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Saturday, July 23, 2005

Egypt Was In Iraq?

With the recent terrorist bombing in Egypt, I need to know what involvement Egypt had in the actions in Iraq or Afghanistan?

What Is "Mainstream"?

Obviously far from the last point to be made here on the issue of political labels, the following thought has occurred to me.

In the area of Supreme Court nominees, the labeling by leading Democrats of who is "mainstream" and who is "extreme" takes on interesting definitions when we look at the recent SCOTUS decisions on medical marijuana (Raich) and eminent domain (Kelo). Assuming that the new justices per the Democrats' pronouncements and NYT editorials must be "mainstream", and the majority in those 2 notorious decisions were largely the liberal bloc who Messers. Kennedy, Leahy and Schumer would dub "mainstream", we can now utilize their terms to apply to liberals. According to those decisions, the liberal mainstream is for federal government intrusion into traditional state jurisdiction and the relationship between MD and patient. They are likewise for removing the property from citizens through the coercion of government for the benefit of anther private citizen (the developer) so long as the State can benefit from greater tax revenues.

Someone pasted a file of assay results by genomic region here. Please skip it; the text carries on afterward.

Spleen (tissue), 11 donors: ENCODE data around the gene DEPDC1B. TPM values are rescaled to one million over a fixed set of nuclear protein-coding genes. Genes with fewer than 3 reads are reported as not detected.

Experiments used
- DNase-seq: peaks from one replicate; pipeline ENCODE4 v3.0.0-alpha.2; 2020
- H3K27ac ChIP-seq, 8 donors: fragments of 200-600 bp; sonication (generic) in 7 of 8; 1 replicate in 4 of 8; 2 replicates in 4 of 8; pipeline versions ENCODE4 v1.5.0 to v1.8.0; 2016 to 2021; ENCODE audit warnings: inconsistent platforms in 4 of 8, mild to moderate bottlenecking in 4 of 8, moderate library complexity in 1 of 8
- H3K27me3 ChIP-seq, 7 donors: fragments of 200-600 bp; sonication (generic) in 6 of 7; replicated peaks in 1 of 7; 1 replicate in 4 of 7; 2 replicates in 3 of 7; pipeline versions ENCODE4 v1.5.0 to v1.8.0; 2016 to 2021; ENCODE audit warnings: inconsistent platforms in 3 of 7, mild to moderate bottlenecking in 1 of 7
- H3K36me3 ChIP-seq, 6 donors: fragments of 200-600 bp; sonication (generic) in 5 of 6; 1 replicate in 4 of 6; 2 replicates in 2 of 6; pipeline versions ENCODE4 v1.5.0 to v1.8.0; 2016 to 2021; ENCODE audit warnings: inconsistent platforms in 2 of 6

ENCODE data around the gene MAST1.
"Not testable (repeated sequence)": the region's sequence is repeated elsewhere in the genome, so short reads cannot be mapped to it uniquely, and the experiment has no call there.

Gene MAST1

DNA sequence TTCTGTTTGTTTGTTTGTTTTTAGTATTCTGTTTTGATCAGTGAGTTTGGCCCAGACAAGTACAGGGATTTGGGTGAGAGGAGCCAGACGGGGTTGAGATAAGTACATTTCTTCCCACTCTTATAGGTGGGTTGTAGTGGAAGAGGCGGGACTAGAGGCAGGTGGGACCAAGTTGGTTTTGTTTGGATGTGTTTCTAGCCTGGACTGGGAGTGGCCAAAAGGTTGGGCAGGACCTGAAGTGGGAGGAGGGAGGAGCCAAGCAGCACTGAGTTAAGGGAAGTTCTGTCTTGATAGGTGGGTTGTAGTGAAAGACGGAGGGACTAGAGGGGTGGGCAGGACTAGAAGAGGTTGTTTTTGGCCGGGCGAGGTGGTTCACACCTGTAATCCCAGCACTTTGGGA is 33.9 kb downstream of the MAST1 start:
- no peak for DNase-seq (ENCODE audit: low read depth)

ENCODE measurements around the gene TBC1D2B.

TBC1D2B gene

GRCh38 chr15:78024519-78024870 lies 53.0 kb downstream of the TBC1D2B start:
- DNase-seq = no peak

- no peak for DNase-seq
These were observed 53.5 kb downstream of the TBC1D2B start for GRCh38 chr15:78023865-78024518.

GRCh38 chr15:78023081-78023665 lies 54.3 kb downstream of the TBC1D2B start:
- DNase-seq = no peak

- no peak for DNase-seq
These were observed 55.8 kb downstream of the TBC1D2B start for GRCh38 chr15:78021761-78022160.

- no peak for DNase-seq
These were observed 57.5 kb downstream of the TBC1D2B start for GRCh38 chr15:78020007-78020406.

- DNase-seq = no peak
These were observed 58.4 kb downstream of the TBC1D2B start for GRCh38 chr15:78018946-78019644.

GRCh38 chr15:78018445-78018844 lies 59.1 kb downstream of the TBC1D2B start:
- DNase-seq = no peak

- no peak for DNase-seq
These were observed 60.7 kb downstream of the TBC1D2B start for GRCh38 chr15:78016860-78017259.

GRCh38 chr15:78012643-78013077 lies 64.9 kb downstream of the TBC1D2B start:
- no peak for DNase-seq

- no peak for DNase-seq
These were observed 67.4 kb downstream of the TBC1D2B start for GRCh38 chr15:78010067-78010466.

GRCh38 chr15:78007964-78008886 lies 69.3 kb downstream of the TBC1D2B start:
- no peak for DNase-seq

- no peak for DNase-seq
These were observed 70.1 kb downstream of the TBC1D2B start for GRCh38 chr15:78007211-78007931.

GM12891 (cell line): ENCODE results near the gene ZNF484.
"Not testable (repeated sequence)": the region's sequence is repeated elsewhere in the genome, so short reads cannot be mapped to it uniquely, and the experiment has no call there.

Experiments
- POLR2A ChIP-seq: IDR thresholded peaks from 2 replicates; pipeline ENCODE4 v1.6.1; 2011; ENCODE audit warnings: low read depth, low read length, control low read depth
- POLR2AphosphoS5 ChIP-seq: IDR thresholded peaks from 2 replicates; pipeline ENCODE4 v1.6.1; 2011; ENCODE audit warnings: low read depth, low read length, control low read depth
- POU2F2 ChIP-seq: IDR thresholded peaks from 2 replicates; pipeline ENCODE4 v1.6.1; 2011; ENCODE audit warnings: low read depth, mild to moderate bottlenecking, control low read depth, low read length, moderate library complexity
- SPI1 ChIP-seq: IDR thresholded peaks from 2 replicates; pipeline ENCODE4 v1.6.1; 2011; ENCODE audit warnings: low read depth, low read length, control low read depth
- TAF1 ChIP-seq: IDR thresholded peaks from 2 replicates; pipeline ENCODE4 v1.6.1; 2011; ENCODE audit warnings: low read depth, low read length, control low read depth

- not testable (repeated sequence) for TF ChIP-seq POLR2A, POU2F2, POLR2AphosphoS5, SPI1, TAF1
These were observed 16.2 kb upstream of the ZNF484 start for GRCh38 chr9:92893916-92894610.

As I wrote before, a positive effect of these 2 decisions is the actions of the liberals, as represented by the majority justices, was done in the open. These decisions were far from roundly criticized by the Democratic leaders. Nancy Pelosi has gushed over them publicly.

That is the natural result of power resting in the hands of Statists on the Left. Maybe the American public deserves "extremists" on the High Court.

UN Movement on Mugabe. Why?

The NYT reports that the UN has come out forcefully against the "eminent domain" practices of Robert Mugabe in Zimbabwe.

They report:

The United Nations on Friday condemned the mass destruction of urban slums and shantytowns in Zimbabwe by the government of President Robert G. Mugabe as a "disastrous venture," saying the policy had left 700,000 people homeless and created a "humanitarian crisis of immense proportions."In a toughly worded report, the United Nations demanded that the activity be stopped immediately, that compensation and assistance be arranged for victims and that the leaders of the campaign be prosecuted.